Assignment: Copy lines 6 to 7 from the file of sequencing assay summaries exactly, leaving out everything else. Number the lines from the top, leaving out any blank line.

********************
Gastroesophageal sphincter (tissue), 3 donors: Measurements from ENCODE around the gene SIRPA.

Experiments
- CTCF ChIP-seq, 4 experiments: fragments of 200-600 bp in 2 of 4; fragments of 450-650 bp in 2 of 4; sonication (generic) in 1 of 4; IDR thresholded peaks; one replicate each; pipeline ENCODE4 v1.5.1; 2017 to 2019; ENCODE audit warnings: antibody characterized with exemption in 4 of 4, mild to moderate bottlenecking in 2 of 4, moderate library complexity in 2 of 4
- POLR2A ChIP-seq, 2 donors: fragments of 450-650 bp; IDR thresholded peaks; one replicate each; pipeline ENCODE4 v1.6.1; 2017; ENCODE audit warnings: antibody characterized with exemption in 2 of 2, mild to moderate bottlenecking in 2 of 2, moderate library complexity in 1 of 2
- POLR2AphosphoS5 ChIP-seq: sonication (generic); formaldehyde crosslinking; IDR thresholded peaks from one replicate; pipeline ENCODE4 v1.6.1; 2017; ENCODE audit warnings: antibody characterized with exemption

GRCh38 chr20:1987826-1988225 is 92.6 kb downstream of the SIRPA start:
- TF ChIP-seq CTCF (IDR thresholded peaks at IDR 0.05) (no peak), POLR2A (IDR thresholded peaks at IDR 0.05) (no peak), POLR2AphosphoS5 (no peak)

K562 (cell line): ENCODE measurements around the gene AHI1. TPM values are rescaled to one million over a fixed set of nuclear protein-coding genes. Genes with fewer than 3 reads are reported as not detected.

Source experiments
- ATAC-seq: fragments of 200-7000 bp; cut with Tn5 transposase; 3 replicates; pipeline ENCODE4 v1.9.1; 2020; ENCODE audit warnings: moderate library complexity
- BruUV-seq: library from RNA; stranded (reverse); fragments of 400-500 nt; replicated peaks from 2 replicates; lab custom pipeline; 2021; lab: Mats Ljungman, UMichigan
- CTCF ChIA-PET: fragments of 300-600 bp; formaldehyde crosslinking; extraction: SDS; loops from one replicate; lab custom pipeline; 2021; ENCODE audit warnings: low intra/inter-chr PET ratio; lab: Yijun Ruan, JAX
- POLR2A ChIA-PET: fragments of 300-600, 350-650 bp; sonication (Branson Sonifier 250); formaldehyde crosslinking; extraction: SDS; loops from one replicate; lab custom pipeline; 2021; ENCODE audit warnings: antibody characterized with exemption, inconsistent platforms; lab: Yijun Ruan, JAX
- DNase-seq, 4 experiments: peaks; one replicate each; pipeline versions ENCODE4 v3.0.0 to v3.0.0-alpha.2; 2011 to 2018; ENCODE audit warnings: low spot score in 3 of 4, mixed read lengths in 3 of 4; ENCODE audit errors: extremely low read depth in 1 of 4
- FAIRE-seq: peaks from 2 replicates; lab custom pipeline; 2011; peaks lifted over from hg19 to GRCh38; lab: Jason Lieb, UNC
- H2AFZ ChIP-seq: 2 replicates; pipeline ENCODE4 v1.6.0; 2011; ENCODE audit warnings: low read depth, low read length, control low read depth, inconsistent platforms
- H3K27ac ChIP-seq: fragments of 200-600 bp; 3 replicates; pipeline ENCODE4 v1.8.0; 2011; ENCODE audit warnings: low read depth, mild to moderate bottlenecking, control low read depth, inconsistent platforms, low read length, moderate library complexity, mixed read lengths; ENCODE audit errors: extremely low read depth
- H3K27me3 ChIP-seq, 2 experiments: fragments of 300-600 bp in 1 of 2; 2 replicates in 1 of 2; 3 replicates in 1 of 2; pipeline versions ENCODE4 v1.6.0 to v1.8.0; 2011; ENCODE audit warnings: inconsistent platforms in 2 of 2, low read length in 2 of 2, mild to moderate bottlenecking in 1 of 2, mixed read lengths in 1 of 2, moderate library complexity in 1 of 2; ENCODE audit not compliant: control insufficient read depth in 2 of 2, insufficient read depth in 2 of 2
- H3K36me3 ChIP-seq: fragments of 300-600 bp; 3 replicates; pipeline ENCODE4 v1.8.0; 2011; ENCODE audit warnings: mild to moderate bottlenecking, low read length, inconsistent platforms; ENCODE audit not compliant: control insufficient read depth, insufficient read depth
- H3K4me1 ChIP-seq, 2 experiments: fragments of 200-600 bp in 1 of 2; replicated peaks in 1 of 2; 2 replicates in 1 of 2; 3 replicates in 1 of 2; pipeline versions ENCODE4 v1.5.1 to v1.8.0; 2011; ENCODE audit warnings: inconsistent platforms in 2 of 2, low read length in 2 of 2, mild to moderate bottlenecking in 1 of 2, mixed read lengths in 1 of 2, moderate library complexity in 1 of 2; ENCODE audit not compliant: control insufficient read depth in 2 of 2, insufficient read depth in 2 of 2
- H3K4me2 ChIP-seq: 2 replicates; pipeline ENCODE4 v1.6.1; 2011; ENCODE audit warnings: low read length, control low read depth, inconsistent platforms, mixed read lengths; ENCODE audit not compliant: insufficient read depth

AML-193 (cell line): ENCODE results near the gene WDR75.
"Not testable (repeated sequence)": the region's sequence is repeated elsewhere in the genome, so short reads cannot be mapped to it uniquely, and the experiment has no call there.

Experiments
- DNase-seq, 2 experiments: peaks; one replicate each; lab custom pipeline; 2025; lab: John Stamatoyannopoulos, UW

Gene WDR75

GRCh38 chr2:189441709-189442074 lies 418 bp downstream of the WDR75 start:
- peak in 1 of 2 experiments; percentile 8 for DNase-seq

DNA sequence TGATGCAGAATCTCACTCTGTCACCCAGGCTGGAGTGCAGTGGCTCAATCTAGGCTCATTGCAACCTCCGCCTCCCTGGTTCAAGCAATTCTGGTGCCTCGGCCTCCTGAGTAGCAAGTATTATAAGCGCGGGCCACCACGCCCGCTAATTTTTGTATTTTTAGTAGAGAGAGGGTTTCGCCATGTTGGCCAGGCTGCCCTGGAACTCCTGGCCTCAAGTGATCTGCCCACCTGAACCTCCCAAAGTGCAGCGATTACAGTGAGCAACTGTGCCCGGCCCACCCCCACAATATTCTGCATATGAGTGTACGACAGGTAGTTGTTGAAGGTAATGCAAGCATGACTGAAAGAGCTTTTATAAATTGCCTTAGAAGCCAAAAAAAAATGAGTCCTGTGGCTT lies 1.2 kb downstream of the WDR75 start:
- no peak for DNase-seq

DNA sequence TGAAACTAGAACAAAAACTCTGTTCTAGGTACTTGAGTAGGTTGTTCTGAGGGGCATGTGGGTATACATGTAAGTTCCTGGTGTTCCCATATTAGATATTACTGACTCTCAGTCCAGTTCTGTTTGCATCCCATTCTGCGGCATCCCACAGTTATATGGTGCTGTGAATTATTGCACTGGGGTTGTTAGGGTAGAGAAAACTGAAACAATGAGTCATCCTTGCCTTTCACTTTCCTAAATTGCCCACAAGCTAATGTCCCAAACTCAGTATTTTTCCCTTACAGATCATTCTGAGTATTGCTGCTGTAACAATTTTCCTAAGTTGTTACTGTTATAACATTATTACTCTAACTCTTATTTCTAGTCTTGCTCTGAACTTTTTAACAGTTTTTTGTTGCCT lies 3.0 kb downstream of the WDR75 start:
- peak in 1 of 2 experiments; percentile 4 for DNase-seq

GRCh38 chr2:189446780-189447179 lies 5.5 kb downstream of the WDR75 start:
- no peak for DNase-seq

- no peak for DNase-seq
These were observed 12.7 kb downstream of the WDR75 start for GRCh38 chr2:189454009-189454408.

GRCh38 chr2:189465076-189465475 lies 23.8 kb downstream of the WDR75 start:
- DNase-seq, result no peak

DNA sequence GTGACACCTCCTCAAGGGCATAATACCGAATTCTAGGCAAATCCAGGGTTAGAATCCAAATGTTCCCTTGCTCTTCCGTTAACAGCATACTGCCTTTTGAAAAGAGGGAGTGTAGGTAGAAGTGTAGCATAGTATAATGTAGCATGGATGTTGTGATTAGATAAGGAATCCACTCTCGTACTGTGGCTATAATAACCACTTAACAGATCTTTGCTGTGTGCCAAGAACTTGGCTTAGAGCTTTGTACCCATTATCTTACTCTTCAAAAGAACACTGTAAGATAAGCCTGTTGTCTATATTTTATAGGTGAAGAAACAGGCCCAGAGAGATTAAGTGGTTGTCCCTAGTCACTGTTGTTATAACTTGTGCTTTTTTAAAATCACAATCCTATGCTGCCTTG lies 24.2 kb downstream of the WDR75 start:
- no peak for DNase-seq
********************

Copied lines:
GRCh38 chr20:1987826-1988225 is 92.6 kb downstream of the SIRPA start:
- TF ChIP-seq CTCF (IDR thresholded peaks at IDR 0.05) (no peak), POLR2A (IDR thresholded peaks at IDR 0.05) (no peak), POLR2AphosphoS5 (no peak)